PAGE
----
The gameplay itself saw a lot of improvement as well. You don’t have the annoying content gating anymore. You can do sidequests whenever you want to and explore at your own leisure. Now and then, areas are still not available because they are from later story-lines and get unlocked later, which kind of sucks, but you can explore as much as you want to or just rush through the story within hours. The choice is yours. You don’t have to do side quests anymore, unlike the first game where you were forced to do three or more side quests to proceed with the story. It was annoying but Assassin’s Creed 2 shows that it’s a thing of the past and you’re not forced to do that… so you can do it whenever you feel like it, which I really enjoyed. Side Quests are great if you aren’t forced to do them. I’ll talk more about that later. Exploration doesn’t consist of 1000 banners or something like that to collect but rather is about feathers… that have some meaning, I guess… and you have statues and treasures as well as viewpoints. As you move around and explore, you’ll amass a lot of money… which can then be invested into new gear, weapons, tools and upgrades for the Villa. Upgrading the villa and adding new buildings, brings in more people and makes it come to life and makes it so that you earn money.
Earning money, investing it into the Villa’s/City’s value, and then making more money is amazing. It feels good and adds another layer to the game… it’s almost strategic in a way and you benefit from it through a steady income that can be invested into better gear over time.
Now, exploration is cool and still features jumping puzzles and free-running. It’s a lot faster than in the first game, though, which makes it somewhat worthwhile. On top of that, there’s now Assassin’s Tombs and Templar’s Lairs in the game that you have to raid. These involve jumping puzzles that you need to complete in order to obtain treasures and seals. You need six seals for Altair’s armour… which is the best armour in the game, really, so it’s worthwhile.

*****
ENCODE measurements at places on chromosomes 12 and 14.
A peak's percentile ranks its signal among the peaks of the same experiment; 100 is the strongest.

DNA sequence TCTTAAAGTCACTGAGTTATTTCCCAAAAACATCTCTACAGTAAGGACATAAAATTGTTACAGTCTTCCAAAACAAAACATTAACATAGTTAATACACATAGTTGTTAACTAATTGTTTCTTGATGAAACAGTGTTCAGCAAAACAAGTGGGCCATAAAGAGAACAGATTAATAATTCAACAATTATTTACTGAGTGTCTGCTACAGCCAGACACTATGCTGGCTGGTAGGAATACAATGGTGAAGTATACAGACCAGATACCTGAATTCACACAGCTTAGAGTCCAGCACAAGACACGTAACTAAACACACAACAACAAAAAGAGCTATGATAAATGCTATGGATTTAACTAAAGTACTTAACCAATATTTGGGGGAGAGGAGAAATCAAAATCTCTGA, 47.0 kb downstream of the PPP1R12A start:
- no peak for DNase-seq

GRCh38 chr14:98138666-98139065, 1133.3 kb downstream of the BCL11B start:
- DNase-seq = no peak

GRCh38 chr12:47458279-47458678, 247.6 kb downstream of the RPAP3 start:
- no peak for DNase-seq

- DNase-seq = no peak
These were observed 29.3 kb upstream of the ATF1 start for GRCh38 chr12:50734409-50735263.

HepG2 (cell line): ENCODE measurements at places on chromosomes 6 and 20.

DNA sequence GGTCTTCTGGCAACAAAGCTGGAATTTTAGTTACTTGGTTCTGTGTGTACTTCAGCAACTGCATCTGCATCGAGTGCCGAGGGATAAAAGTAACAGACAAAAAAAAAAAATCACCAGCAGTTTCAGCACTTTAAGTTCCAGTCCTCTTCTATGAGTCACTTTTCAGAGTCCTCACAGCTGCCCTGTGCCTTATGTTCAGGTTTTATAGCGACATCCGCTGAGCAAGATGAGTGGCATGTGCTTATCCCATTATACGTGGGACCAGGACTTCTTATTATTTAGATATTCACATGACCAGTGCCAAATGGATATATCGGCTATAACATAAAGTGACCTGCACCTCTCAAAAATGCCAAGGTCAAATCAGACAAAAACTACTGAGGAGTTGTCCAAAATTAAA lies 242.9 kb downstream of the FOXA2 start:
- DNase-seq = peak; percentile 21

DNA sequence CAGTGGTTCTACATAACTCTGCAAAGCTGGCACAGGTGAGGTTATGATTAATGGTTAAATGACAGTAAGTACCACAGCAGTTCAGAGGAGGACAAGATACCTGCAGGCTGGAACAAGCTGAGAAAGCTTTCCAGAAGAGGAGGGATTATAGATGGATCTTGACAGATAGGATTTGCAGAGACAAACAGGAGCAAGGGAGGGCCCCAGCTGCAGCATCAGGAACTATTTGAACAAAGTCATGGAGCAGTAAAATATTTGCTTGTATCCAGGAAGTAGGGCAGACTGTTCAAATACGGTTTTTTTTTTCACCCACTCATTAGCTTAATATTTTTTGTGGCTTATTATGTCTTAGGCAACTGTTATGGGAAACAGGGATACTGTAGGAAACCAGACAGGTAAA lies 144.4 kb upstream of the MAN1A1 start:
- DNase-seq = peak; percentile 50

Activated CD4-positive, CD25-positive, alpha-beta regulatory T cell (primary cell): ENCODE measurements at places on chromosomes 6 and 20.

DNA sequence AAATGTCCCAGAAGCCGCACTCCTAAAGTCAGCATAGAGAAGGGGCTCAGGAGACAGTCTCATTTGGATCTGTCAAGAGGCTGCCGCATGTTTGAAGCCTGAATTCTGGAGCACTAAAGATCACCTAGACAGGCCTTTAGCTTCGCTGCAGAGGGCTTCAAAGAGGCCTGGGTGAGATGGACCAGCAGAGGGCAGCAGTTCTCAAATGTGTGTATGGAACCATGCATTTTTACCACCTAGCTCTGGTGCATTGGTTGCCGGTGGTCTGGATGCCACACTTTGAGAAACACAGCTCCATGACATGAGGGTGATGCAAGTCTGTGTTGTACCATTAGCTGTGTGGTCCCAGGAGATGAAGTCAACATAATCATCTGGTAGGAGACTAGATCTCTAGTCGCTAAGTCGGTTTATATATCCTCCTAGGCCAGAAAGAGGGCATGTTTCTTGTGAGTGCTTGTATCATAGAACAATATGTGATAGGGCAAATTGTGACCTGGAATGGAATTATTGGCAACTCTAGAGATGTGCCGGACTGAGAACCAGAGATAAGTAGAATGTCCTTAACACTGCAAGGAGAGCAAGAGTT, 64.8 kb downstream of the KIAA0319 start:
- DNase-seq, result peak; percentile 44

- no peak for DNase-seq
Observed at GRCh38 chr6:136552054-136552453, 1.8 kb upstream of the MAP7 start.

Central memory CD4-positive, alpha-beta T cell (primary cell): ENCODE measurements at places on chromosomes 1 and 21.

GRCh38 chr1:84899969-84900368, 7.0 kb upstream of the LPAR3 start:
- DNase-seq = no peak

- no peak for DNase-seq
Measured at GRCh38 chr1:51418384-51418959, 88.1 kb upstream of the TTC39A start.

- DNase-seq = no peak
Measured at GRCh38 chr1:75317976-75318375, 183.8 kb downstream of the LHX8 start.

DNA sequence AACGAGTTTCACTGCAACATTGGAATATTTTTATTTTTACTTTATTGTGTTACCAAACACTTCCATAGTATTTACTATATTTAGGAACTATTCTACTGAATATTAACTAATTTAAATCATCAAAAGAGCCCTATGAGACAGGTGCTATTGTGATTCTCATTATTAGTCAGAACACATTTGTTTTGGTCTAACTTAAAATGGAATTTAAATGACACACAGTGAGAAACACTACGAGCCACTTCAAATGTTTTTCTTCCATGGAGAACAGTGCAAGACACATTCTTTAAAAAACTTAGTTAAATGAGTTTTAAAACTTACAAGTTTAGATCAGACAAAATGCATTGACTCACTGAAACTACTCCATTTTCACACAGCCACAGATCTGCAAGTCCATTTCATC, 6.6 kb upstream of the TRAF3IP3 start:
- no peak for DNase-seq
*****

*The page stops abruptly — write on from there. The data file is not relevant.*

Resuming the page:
But from good changes and nice things to bad things: The game just drags on and on. While at first refreshing, the new missions feel boring eventually. There are races, beat-up missions, and assassination contracts among other missions and it overall feels like the same thing over and over again. Chuck in some Escort missions here and there or some slow missions where some NPC is telling you a story and you need to walk very slowly next to them. Instead of creating a cutscene for it, Ubisoft decided to go for these small missions that kind of slow down the pace and reduce the momentum momentarily, which is a bit annoying, to say the least. I didn’t like that personally speaking and would have loved it if they had just gone for cutscenes in those case or if we had to do parkour somewhere while Shaun is telling us the information or something. This trend continues into areas like combat with the combat mechanics at first feeling refreshing with a lot of different weapons and new animations as well as a lot of new systems and skills… but eventually, it just turns into a button-mashing contest where you spam X until people die. Especially with swift weapons like swords and daggers, it becomes a bit too easy, as you just attack the enemy over and over and over again until they die eventually. Even if they block most of your attacks or counter them, you can still counter their counter and continue attacking them, often stun-locking them into walls, until they die. Combat has plenty of mechanics like taunting, disarming, throwing, dodging, countering, etc. but it just feels like a button-mashing contest with some mechanics in it for the sake of style points. You can either dodge and attack three times… or you attack three times… it doesn’t make a difference, especially with how frequently you can heal yourself or purchase more healings.